Week 8: Networks and Wireless

1. Explain the business benefits of using wireless technology.

The business benefits of using wireless technology is that less hardware is required (thus not as much IT infrastructure, reducing costs), universal access to many applications (web enabled applications allow for better access), 24/7 hour 365 day availability and mobility of employees.

2. Describe the business benefits associated with VoIP.

The business benefits of VoIP is that voice traffic can pass through existing internet lines, communication is free across the VPN for businesses with many sites, cost savings in not needing traditional phone infrastructure and can leverage existing network for free communication.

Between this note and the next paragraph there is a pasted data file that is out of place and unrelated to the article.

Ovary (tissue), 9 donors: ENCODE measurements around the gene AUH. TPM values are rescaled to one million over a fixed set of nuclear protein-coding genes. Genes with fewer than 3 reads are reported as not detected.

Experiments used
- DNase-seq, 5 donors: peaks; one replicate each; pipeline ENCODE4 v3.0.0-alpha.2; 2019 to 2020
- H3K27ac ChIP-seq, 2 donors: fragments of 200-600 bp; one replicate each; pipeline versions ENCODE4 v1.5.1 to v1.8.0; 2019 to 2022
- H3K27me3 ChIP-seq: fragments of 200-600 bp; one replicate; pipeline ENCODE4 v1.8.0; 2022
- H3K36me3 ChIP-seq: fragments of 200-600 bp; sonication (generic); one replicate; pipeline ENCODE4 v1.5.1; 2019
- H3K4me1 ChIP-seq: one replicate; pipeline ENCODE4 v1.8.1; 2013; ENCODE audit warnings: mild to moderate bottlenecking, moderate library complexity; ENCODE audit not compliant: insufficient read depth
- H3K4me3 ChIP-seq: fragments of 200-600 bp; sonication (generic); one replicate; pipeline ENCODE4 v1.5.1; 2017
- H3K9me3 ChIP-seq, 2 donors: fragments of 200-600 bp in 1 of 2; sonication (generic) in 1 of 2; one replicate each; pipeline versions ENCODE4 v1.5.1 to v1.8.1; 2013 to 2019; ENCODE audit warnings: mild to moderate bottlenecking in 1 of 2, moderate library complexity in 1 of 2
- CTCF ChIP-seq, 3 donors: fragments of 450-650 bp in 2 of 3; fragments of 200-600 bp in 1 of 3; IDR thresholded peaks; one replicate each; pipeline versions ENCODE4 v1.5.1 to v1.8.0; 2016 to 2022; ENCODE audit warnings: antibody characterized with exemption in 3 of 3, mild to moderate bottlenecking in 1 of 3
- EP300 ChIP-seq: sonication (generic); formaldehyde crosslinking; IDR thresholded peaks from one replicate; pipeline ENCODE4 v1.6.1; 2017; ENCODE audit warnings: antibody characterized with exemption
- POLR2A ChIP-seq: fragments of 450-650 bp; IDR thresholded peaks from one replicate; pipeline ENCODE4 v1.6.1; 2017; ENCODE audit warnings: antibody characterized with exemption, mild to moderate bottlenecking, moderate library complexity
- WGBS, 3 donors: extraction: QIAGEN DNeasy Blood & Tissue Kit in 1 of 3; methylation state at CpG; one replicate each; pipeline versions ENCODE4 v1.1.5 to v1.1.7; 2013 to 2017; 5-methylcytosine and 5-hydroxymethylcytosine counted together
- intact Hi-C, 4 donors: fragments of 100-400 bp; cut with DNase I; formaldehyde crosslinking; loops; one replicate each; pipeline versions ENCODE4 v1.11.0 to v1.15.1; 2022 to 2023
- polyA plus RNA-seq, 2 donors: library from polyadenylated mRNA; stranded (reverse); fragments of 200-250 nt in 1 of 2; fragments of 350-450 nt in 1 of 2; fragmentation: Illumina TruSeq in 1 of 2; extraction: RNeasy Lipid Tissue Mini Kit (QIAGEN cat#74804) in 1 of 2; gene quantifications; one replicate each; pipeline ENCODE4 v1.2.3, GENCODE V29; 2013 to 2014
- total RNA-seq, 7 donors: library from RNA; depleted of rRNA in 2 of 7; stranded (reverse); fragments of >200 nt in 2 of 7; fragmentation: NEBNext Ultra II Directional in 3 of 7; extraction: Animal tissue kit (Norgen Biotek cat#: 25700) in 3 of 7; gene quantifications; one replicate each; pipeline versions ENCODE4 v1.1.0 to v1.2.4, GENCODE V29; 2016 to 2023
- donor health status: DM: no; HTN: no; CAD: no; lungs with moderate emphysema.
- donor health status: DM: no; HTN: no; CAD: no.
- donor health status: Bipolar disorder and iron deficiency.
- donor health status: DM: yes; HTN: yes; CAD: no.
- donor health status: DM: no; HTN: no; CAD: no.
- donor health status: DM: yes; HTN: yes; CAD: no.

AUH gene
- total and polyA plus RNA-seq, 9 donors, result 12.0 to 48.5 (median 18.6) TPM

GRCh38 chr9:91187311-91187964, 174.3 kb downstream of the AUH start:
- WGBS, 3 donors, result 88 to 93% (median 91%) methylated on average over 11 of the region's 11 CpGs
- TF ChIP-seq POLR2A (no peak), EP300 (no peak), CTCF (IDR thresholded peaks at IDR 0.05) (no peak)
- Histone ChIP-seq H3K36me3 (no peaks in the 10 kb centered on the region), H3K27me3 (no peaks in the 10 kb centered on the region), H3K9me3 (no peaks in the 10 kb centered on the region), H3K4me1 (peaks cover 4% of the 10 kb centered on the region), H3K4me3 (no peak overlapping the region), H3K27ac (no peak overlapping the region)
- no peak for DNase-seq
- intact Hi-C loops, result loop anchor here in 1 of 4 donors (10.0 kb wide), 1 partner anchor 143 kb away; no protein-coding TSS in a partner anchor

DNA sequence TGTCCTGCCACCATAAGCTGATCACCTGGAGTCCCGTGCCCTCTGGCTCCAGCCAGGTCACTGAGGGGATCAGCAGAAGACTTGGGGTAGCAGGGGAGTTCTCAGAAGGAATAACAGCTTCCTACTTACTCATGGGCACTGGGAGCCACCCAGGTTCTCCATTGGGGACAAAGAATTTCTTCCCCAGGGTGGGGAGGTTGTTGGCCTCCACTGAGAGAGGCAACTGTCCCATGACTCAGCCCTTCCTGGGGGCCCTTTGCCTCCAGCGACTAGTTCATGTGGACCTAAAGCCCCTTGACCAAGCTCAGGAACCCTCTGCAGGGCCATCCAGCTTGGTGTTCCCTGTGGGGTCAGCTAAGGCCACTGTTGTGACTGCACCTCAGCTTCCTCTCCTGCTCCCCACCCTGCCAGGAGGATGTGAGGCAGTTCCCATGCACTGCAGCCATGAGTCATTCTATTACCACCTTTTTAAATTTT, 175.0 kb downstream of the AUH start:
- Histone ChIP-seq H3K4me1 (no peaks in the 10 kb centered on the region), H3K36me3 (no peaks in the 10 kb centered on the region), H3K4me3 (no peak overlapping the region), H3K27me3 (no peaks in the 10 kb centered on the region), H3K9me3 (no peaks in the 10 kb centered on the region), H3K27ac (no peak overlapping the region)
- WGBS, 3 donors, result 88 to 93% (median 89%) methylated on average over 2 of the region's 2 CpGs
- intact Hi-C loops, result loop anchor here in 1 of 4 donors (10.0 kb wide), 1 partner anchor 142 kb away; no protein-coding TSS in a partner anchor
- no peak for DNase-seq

3. Compare LANs and WANs.

A LAN is a local area network, which is designed to connect group of computers in close proximity to each other such s in an office building, school or home. A WAN is a wide area network, which spans a large geographic area such as state, province or country. The two technologies can be compared and contrasted by the respective geographic scopes.

4. Describe RFID and how it can be used to help make a supply chain more effective.

RFID (Radio Frequency Identification) uses active or passive tags in the form of chips or smart labels that can store unique identifiers and relay this information to electronic readers. Examples include e-tags (e.g. the RTA tag used to pay road tolls) and smart cards (e.g. London's Oyster card for accessing public transport). RFID can be used to make a supply chian more effective by being attached to inventory, allowing businesses to keep track of their inventory as it passes through the various stages of the supply chain. It allows the supply chain to be more productive and efficient. Less buffer inventory is needed as estimated times of deliver known. Helps facilitate JIT (just-in-time) stock management.